The biggest town of coastal Croatia, Split, is the focal point of tourism, culture and sports in Croatia. Adored by tourists for it's natural beauties, entertainment options and a unique atmosphere it’s a perfect destination for a well-rounded Croatian holiday. Whether you like partying, sunbathing, sports or history – Split will have something for you. Here are our recommendations for a holiday in Split.
The Old Town of Split developed over the course of centuries around its famous landmark: Diocletian’s Palace. The Palace, built in late 3rd century AD, was built by the Roman Emperor Diocletian as his retirement residence. The town which would eventually become Split has developed around the Palace long after it was abandoned by the Romans. Certain parts of the Palace are still standing and are included on the UNESCO World Heritage List. You can explore the ruins, its walls and basements, learn a lot about Roman lifestyle or just enjoy the architecture.
The entire Croatian coastline is perfect for a beach holiday and Split is no exception: among the dozens of beautiful pebble beaches be sure to visit the most famous of them - Bačvice beach. Just a few minutes’ walk off the town center it’s a great place to catch some sun. It is kid friendly, the sea is warm and clear, there are plenty of watersports going on and the beach is dotted with beach bars. It’s a great place to meet some locals; perhaps they’ll introduce you to the popular local beach sport - the ‘picigin’.
Dalmatian cuisine is widely renowned for its seafood delicacies, and what better place to try it than in Dalmatia’s largest town? Although there are dozens of nice restaurants in Split, we suggest you look for the type of tavern called “konoba”, which offer traditional dishes and local wines. The cuisine of the area mostly consists of fish (grilled sardines are a delicacy), olive oil, mild spices and cooked vegetables. The winemaking tradition is strong as well, especially in the nearby islands, with dozens of authentic sorts of both black and white wine.
The best way to learn about the history of Split and the region is to explore its museums. The people of Dalmatia were sailors for hundreds of years, and the sea was always a crucial factor, influencing the local way of life. To learn more about this, start your exploration of Split culture by visiting the Maritime Museum, then proceed to the Archeological Museum. It exhibits more than one hundred thousand artifacts from all periods of Split’s history, some even from prehistoric times. Finish your tour by paying a visit to the Gallery of Fine Arts, featuring thousands of pieces of local art.
Marjan is Split’s main park; a charming green hill perfect for a relaxing walk. Some half an hour away from the center by foot, it’s a great place to spend the afternoon: the park offers cycling tracks and hiking trails, and there are basketball, volleyball and tennis courts as well. The city zoo is there, and if you have an interest in history, you can explore ruins of dozens little churches dotted around the hill. Marjan can be a lively place, especially in the weekends when the locals come to enjoy the nature.
The nightlife scene is the richest in the summer with plenty of clubs and beach bars playing various genres of music, hosting domestic and foreign bands and DJs. But, there is something that going on thru all year. The biggest party of the season is the Ultra Music Festival held at annually Poljud stadium, attracting more than forty thousand electronic music fans with an impressive line-up and legendary atmosphere.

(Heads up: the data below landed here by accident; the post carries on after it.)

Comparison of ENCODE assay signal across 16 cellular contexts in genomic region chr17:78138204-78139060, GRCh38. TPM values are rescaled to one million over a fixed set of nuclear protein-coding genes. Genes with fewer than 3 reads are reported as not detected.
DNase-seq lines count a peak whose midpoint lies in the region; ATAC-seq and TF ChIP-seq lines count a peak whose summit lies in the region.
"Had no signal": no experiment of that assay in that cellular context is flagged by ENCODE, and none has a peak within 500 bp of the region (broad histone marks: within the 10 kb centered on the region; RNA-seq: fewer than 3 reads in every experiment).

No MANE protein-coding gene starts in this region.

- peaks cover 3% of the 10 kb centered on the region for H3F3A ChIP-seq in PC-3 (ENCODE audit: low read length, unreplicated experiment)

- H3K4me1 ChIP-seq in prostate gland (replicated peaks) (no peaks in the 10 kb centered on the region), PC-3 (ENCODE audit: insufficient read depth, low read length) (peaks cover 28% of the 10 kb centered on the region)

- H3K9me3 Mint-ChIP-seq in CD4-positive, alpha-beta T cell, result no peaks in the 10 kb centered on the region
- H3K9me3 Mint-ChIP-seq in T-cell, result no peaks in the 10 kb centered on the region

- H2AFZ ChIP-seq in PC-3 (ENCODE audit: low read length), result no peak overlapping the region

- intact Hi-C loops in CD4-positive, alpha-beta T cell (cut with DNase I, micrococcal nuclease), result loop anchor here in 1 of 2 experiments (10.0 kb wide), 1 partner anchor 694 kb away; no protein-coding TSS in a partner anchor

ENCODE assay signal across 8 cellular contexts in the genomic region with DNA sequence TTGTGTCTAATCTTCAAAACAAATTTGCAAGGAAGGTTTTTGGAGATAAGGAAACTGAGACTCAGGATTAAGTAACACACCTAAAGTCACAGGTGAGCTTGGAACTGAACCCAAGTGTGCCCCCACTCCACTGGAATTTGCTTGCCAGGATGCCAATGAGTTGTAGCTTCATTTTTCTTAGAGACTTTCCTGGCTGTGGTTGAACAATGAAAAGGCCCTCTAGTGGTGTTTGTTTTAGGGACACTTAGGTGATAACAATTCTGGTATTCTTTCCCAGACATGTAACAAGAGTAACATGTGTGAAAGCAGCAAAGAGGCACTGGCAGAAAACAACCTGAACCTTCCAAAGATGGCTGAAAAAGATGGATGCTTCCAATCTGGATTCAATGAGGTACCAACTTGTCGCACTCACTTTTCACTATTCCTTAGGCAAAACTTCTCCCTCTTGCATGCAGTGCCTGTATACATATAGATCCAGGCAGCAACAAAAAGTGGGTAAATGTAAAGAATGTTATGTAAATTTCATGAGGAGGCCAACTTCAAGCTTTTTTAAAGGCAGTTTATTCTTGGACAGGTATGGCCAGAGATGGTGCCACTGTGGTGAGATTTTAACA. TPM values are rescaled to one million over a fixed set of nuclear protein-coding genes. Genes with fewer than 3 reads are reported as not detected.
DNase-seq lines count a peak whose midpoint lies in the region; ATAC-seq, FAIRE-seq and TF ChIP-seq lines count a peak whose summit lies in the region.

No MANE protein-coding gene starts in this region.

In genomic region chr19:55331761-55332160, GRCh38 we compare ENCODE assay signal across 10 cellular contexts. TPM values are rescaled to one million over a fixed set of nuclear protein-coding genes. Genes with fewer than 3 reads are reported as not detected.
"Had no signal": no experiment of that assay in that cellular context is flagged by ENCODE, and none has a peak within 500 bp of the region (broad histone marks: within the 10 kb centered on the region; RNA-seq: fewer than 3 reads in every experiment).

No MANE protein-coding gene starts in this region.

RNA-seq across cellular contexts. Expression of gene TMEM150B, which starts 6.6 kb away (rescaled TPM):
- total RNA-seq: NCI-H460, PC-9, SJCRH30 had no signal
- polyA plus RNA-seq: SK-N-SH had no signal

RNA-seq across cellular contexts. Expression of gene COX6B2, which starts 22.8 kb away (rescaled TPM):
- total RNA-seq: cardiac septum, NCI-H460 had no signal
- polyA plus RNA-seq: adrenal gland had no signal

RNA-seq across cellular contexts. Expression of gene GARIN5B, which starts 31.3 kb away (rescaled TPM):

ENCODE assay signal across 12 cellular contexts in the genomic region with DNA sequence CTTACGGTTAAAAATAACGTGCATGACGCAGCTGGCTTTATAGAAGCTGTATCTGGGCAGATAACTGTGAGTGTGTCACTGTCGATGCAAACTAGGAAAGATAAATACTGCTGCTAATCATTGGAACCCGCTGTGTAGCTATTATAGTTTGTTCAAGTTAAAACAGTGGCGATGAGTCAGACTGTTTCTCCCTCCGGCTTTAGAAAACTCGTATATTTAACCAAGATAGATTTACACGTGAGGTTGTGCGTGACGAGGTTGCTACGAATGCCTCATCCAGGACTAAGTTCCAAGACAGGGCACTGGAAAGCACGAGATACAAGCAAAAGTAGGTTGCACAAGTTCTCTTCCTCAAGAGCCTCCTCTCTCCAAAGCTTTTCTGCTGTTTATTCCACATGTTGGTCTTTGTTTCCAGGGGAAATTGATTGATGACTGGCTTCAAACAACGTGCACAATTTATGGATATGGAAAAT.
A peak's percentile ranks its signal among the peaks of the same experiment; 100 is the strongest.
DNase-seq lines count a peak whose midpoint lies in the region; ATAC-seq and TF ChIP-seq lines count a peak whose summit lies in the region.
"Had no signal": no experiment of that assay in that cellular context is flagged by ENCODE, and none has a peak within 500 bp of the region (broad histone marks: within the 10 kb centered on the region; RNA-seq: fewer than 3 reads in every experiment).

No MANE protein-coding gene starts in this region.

Packed with cafes, bars, tourist shops, souvenir vendors and whatnot, the main promenade – or the ‘Riva’ in Croatian – is the place to be in Split: it’s where concerts, manifestations and exhibitions are held, it’s where people come to socialize in the evening, and it’s perfect for enjoying a drink in a warm Mediterranean evening. Highly popular among tourists and locals alike, you can expect crowds at almost all times of a day; it’s by far the liveliest place in Split, perfectly capturing the very essence of the town: a relaxing, uplifting atmosphere over a beer.
There are more than a thousand islands in the Adriatic. Although less than a hundred is settled you have a huge number of attractive destinations to visit so yacht charter tourism is highly popular in Croatia. You can rent a boat or a yacht from one of the numerous local charter agencies (there are several in Split) and go sailing and exploring the coastline and the islands. Of course, the agency provides you with a skipper who operates the vessel, with your help. Split’s favorable geographical location will enable you to visit spectacular islands such as Brač, Šolta, Hvar or even Vis.
Solin is a little town, just five kilometers off Split, known for the ruins of Salona, a Roman town which was once the center of the region. The Roman town reached its peak under Emperor Diocletian, but was later destroyed by invading Avars and Slavs. Still, the ruins remained to tell the story of this unique place even today: explore the ruins of a 2nd century amphitheater or the Manastrine, a burial site for early Christians.
Quite a hit in recent years on a global scale, Roomescape games have opened up in Split a few months ago. If you’re unfamiliar with the concept, Roomescape is a live game designed from groups from two to five players: players are put in a space (most often several rooms) in which they have to act as a group, solve puzzles and achieve their objectives in a wide range of scenarios. Roomescape is a great way to spend a rainy afternoon, as its combination of creativity, adrenaline and mystery will spark up your imagination.